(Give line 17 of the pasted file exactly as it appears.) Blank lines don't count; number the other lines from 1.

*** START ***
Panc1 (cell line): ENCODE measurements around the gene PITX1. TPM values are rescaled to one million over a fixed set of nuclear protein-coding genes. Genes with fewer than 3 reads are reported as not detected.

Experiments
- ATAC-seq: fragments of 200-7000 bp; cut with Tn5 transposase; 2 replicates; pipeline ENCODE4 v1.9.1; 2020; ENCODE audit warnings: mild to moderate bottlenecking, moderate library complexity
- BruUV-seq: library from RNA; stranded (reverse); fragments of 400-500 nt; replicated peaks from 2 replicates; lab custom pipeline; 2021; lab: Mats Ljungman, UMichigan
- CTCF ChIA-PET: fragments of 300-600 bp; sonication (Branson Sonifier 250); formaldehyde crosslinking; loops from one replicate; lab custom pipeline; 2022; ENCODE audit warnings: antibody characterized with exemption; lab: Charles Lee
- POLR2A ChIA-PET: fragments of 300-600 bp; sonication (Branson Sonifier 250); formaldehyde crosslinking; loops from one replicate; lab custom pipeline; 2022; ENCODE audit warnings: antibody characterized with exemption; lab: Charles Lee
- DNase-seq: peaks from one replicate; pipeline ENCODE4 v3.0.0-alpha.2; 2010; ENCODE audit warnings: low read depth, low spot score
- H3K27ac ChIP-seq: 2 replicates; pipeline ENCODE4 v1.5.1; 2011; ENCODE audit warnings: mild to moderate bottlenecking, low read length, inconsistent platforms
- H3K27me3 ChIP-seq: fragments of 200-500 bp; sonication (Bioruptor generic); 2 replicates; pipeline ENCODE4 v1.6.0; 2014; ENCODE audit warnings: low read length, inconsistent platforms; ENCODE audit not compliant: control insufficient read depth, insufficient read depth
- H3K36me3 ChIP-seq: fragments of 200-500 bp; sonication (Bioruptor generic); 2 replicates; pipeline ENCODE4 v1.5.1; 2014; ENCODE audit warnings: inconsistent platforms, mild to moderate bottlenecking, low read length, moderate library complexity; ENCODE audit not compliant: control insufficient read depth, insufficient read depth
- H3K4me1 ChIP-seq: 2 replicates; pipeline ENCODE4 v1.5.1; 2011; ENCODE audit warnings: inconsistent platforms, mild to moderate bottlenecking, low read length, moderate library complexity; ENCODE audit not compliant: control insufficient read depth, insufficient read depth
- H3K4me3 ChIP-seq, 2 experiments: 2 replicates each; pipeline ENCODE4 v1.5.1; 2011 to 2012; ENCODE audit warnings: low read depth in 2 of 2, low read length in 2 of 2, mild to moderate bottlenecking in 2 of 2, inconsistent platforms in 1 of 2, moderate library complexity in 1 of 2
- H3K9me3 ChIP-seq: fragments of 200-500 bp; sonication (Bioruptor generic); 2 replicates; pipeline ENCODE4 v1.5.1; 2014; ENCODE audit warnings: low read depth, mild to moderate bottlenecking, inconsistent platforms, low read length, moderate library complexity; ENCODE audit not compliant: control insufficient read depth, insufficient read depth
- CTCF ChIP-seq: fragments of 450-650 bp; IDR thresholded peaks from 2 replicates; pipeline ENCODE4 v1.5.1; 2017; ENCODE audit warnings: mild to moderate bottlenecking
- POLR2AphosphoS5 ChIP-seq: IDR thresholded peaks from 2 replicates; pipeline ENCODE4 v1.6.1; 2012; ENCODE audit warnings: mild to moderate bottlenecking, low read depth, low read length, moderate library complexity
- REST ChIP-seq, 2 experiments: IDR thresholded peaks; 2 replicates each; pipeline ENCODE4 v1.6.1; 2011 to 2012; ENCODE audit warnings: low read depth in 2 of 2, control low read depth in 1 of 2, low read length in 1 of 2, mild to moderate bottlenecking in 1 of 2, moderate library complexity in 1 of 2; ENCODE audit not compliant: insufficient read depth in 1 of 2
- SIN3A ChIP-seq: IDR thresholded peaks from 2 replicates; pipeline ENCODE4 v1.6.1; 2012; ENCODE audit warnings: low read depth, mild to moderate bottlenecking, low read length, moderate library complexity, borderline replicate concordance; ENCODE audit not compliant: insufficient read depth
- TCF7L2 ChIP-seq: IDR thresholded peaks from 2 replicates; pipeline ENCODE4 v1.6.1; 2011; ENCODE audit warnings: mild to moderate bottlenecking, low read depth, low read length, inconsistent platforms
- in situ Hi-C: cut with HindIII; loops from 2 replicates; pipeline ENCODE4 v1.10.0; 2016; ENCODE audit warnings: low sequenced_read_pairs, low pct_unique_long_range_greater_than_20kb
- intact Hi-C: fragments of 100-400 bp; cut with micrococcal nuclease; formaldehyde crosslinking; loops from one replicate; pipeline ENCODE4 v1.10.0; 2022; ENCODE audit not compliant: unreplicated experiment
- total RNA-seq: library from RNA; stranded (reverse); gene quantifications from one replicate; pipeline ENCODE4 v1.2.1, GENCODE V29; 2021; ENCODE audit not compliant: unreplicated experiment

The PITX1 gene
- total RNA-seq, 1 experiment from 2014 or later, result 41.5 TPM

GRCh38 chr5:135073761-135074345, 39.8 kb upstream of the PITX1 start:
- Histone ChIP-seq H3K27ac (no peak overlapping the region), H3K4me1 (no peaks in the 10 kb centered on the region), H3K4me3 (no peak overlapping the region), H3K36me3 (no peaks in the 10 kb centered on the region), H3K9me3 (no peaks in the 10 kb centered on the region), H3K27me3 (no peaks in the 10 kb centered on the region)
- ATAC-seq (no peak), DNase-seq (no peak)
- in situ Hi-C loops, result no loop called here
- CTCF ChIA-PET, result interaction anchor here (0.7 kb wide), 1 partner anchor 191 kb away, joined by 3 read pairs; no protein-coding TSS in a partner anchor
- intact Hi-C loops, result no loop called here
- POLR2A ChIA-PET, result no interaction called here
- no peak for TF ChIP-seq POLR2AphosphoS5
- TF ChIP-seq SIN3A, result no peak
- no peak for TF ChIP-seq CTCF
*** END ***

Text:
- SIN3A ChIP-seq: IDR thresholded peaks from 2 replicates; pipeline ENCODE4 v1.6.1; 2012; ENCODE audit warnings: low read depth, mild to moderate bottlenecking, low read length, moderate library complexity, borderline replicate concordance; ENCODE audit not compliant: insufficient read depth